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Wonder Woman—Yet No Superhero

wonder woman no superheroWonder Woman, the latest in a string of blockbuster, superhero-saves-the-world films, is a visual feast for DC, Marvel and other comic book fans out there.  My husband Philip and I grew up when those “funny books” (as some called them) were in every kid’s hands. I had a drawer-full at home.  I loved “superheroes” back then!

So, remembering those times, also the 1970’s TV series starring Linda Carter, Philip and I went to see the new film.

What does this have to do with Corrie ten Boom, you ask??  I believe, if you will read and not just scan my “comparison of heroes” here, it will all come clear to you!

So, please read on…

Movies are a powerful medium for changing hearts and minds, as many would agree who saw “The Hiding Place” film years ago. What we allow ourselves to be influenced by, good or otherwise, generally determines our future!

Being a life-long movie buff, I just enjoyed the film for what it was; a fanciful, action-packed romp, pitting good against evil, allowing the good guys to win the day. I like that!  For all the over-the-top high jinks and mythological blabber in the film, actress Gal Gadot is the quintessential “Wonder Woman.” Moreover, the film actually has some worthy messages.

My sister Donna Griggs saw the film and reported back. “Wow! I saw all kinds of wonderful things about relationships… unselfish sacrifice. Strength… love overcomes evil!”

I remember loving the character, especially when I was too young to understand any of the political or social implications. It seems now Wonder Woman has come full-circle since her inception in the early 1940’s!

The Wonder Woman Character

According to Wikipedia, the fictitious Wonder Woman character was created by American writer and psychologist, William Moulton Marston, with artist Harry G. Peter. The character first appeared in All Star Comics in October 1941. Caution: Marston drew a great deal of inspiration from early feminists, and especially from birth control pioneer, Margaret Sanger. She was founder of the American Birth Control League, later known as Planned Parenthood. As the Feminist Movement grew, in 1971 Gloria Steinem placed her concept of Wonder Woman on the cover of Ms. magazine.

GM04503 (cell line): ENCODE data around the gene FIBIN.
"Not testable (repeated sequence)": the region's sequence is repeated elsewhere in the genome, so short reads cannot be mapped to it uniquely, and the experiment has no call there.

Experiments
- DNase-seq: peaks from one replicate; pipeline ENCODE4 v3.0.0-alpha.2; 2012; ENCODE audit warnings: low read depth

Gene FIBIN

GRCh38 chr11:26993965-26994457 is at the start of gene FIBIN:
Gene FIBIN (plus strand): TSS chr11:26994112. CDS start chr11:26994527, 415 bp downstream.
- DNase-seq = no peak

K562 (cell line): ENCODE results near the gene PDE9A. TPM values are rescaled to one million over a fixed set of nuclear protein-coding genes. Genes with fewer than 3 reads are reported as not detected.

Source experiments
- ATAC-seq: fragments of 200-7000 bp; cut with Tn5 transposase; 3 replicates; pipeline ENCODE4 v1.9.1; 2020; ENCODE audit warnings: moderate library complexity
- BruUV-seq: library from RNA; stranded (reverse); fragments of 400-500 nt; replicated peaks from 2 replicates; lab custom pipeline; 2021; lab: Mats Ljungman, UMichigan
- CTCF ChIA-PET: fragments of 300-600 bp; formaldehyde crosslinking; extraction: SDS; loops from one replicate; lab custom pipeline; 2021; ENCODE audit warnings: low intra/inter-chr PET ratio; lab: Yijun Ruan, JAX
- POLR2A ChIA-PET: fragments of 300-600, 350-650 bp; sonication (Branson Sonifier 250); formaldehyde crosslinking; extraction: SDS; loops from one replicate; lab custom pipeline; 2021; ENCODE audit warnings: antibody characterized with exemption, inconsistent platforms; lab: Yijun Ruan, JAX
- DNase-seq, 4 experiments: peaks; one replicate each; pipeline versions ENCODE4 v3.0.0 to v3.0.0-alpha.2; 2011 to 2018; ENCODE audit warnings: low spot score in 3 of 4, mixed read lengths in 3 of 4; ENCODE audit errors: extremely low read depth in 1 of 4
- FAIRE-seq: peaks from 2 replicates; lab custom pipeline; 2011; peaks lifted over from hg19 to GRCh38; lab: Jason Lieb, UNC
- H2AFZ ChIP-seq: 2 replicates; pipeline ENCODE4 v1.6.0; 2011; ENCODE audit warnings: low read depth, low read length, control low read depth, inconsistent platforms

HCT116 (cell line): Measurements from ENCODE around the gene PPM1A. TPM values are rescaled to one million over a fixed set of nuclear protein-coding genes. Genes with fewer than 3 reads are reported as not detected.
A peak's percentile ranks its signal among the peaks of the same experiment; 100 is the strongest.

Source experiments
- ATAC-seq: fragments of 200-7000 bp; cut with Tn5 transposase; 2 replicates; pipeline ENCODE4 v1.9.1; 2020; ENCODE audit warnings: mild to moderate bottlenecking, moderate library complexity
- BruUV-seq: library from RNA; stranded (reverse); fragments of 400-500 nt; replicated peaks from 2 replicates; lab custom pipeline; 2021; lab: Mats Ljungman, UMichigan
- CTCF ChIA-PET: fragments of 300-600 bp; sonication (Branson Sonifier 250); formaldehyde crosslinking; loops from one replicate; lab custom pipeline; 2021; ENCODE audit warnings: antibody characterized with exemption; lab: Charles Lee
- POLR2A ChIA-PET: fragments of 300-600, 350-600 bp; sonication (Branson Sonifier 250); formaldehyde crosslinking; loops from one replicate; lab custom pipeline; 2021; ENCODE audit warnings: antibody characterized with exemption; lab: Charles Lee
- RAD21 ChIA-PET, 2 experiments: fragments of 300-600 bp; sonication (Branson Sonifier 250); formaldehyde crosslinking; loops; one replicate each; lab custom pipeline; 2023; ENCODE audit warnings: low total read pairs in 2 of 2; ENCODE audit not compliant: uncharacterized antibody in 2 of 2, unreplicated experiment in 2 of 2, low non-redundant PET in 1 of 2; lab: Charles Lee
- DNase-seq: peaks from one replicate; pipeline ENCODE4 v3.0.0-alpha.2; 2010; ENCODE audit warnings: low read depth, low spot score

Identified in the film as “Princess Diana of Themyscira, Daughter of Hippolyta,” Wonder Woman is also known (in her street clothes) as Diana Prince. In the Carter series, Diana identified herself as “the daughter of Isis.” Hmm!

As the film begins, Diana is introduced as a feisty little girl with a secret not yet known to her. She’s the only child on an isolated island of warrior women (not one man), known as Amazons. Hiding from the evil war god Ares, these female descendants of mythical gods have tired of war—and MEN, whom they blame solely for all the world’s ills.

Wouldn’t you know, along comes a World War I pilot, played by actor Chris Pine [latest Captain Kirk, Star Trek] who crash-lands into the sea near Paradise Island, later proving to Diana’s heart that, “Love is the only thing that can defeat evil.” 

Ah, now we’re getting somewhere!

Maturity Changes Our Heroes

Having added some years since my “funny book” days, plus a more realistic outlook on heroes, and “gods”… I had to wonder…

Why is it that human beings (especially us women), ever-longing for love and rescue from life’s enemies, turn to fanciful “heroes” for comfort?  Yet so many reject the very real Father God, the Eternal Superhero, who created and loves us! To all our detriment, many choose instead to believe fiction over Truth. Yet, His Book assures us that, GOD is love!

In ancient times, when mankind began to multiply on the earth, we soon proved to have a fatal flaw—PRIDE.   Created in God’s image, and provided for in every way, we decided we could just “take it from here.” We could be our own persons—no thanks to or respect for the One who gave us the earth under our feet. By the way, He also gave us the air we breathe, and the promise of the love and covering we innately desire.

Enter Abraham, a nomadic leader, long since venerated for proving himself true to God. Later came Moses, born a Hebrew, but raised as an Egyptian prince. At age 80, he was chosen of God to deliver the Hebrew people out of Egypt and slavery. Great men of faith!

But Abraham and Moses were not Superheroes, just men who obeyed the One they recognized as the one true God!

Wonder Woman and Other “Heroes”

The Diana Prince character is portrayed as empathetic, courageous, loyal, compassionate! Not to mention, able to throw tanks at will!  Personally, I liked Diana, but then, I liked Superman, Captain America, Tarzan, and Mighty Mouse. I also liked some less-superhuman characters such as Atticus Finch, Indiana Jones, and, oh yes, “Uncle Tom” (often given a bad rap). ALL heroes, and yes, all MALE figures, but surely fictitious!

Someone wrote, “A hero can be just about anyone, from a steadfast politician working to secure world peace, to an average man or woman who demonstrates remarkable bravery and giving.”  I’ve been blessed to meet many of those—soldiers, cancer survivors, foster parents, teachers, firemen, police officers, pastors, stay-at-home moms, over-comers, truth-tellers…